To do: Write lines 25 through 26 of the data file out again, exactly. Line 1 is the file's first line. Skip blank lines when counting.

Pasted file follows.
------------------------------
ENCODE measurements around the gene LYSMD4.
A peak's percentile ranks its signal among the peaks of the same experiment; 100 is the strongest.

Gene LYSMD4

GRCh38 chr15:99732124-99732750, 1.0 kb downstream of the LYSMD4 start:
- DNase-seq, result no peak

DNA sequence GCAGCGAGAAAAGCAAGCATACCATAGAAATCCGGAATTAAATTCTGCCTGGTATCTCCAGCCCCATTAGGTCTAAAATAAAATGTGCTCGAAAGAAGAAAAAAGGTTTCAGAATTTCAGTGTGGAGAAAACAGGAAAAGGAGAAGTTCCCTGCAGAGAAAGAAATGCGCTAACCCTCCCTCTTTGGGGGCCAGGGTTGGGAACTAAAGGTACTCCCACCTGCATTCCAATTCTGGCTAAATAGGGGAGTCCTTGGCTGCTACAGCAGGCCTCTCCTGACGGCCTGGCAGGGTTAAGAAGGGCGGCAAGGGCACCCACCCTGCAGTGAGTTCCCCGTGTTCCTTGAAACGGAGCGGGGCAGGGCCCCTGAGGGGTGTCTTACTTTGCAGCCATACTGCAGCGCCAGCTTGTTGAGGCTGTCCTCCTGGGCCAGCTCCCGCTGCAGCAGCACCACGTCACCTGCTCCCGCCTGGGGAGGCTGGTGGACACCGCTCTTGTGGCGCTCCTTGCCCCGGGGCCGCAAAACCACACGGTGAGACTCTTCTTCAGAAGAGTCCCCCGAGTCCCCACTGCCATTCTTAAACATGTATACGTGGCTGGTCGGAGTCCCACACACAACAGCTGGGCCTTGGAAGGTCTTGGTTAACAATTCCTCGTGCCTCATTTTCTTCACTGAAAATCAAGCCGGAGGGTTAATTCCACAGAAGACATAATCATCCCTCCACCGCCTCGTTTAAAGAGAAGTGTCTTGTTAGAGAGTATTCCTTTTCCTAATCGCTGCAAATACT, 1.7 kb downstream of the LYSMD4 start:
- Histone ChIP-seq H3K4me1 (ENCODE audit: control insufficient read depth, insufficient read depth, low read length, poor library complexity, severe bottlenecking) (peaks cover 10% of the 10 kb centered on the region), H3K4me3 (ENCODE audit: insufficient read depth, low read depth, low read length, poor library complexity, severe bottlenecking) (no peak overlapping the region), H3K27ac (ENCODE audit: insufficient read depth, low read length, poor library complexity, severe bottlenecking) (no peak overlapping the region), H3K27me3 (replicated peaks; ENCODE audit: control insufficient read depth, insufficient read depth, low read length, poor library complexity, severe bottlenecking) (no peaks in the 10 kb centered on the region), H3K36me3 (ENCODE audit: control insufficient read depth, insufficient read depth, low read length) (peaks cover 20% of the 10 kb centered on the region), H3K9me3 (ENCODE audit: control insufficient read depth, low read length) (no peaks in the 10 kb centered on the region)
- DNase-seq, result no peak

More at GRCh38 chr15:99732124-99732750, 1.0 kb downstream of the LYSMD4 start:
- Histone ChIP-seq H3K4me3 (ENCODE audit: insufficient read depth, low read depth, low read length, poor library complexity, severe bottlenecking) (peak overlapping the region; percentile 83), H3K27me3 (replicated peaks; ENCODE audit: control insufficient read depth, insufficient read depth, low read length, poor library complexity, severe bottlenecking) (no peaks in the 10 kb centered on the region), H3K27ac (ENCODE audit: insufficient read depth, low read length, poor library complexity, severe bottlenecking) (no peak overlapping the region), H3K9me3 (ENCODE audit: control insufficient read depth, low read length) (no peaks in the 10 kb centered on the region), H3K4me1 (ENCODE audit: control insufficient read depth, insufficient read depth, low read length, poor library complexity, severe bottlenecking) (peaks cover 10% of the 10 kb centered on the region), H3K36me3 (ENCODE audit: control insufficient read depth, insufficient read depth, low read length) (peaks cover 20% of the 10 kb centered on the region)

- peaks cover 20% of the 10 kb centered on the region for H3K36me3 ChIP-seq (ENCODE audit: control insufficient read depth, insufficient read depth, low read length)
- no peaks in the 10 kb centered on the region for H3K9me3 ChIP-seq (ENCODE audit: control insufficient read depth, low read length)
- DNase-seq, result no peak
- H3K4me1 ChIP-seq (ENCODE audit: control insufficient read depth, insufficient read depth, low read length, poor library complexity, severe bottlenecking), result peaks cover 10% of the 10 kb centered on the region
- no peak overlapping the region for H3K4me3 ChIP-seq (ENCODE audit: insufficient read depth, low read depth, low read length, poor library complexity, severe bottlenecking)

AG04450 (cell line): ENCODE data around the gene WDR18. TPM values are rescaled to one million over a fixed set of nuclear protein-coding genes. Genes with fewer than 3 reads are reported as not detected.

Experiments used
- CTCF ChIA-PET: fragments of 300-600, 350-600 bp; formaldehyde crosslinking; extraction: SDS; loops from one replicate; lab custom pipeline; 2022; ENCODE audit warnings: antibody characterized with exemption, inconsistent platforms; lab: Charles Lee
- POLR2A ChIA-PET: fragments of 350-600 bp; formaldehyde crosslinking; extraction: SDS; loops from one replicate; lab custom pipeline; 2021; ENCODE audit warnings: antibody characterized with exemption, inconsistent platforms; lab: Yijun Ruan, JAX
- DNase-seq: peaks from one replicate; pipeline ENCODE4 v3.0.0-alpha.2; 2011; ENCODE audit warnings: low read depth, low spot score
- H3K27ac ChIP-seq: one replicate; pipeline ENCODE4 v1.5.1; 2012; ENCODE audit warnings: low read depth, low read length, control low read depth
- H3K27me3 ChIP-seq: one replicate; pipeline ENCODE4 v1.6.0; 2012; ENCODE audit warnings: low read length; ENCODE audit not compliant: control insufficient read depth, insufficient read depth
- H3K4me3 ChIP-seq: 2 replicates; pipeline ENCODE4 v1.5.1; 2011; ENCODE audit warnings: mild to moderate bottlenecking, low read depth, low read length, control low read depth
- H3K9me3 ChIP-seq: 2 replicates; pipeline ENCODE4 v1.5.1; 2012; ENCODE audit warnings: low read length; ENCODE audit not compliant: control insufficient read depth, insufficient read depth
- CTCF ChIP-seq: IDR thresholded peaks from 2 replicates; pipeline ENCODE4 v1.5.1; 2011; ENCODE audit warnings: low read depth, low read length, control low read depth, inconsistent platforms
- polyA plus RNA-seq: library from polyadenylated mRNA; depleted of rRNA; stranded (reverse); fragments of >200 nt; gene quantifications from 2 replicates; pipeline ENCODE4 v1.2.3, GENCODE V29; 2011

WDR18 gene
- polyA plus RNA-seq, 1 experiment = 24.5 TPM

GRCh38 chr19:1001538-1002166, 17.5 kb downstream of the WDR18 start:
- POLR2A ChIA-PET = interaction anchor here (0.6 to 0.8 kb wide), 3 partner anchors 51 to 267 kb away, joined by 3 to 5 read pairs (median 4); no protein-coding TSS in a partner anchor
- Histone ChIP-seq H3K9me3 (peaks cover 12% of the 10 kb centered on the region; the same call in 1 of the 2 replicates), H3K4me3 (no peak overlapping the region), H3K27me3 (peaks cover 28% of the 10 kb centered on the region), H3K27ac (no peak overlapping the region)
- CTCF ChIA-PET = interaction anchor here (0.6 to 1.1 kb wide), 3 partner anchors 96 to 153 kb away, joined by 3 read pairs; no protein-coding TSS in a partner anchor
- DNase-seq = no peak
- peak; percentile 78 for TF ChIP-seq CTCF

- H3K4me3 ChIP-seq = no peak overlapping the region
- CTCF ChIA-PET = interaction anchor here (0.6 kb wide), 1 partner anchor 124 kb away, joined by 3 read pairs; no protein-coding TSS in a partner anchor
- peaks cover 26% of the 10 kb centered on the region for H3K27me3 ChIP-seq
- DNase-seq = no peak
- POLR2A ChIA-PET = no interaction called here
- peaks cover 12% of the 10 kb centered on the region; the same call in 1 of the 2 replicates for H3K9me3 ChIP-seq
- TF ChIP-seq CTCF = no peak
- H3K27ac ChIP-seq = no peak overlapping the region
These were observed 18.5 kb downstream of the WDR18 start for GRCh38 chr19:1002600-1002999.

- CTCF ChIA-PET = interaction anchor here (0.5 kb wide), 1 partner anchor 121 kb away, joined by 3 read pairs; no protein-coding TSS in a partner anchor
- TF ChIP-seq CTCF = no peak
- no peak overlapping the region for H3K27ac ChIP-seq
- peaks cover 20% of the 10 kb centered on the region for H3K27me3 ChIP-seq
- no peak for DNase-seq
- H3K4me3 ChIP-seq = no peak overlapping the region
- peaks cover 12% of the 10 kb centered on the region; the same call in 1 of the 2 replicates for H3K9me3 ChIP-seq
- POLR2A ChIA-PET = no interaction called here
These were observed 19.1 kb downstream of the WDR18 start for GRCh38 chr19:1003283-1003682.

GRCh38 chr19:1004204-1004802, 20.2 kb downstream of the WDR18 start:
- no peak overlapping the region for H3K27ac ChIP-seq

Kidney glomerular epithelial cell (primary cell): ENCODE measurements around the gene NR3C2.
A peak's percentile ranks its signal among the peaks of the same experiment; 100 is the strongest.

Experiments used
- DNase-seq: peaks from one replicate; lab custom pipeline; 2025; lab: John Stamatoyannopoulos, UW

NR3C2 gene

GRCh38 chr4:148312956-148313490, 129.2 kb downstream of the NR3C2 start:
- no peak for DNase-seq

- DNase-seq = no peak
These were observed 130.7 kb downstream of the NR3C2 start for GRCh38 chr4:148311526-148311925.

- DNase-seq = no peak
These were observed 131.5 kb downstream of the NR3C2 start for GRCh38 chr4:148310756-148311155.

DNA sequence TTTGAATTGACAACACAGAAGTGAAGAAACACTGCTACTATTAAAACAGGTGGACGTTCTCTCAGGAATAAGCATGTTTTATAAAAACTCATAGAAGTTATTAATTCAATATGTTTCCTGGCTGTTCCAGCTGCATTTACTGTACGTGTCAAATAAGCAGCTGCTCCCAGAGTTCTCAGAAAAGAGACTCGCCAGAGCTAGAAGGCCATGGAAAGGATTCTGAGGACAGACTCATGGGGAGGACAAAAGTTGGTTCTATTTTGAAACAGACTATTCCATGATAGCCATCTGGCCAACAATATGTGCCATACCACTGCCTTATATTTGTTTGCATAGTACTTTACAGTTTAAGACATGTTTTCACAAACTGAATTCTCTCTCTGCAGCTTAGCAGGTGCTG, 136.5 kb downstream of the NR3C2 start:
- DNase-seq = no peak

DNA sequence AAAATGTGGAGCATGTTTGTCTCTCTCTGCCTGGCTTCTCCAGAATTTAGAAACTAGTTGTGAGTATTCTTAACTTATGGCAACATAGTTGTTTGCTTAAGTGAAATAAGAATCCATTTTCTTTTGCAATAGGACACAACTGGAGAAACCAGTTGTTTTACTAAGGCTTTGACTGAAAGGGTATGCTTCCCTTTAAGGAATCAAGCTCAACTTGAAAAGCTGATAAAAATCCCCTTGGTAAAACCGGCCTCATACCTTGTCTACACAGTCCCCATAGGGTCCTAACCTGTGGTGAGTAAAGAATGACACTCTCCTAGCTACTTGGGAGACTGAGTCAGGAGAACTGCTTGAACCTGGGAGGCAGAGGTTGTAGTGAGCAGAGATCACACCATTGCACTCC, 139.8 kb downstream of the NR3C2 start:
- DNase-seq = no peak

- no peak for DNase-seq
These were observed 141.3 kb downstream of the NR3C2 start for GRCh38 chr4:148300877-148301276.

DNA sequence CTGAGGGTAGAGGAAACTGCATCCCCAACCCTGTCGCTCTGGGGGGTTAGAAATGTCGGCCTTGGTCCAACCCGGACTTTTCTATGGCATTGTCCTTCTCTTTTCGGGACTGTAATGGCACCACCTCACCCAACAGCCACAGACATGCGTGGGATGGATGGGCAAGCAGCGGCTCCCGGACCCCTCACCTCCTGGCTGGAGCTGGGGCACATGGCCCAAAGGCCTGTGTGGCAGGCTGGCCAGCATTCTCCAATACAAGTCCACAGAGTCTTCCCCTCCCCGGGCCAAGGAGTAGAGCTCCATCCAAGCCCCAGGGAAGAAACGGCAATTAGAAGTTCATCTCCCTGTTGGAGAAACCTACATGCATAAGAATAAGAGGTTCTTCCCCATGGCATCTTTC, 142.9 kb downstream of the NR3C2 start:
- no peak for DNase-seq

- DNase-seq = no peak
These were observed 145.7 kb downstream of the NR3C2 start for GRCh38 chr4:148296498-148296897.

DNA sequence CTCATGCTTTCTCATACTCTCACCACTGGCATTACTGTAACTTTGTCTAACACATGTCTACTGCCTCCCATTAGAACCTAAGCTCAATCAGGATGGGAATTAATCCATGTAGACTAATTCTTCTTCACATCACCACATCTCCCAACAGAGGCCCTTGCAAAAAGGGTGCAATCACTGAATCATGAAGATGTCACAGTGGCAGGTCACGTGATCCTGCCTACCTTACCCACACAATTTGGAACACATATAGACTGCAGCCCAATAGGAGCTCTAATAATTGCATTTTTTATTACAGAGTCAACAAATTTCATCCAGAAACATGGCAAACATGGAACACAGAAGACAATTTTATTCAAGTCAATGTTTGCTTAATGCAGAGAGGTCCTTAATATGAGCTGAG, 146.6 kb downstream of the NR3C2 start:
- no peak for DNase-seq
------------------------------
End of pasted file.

- CTCF ChIP-seq: IDR thresholded peaks from 2 replicates; pipeline ENCODE4 v1.5.1; 2011; ENCODE audit warnings: low read depth, low read length, control low read depth, inconsistent platforms
- polyA plus RNA-seq: library from polyadenylated mRNA; depleted of rRNA; stranded (reverse); fragments of >200 nt; gene quantifications from 2 replicates; pipeline ENCODE4 v1.2.3, GENCODE V29; 2011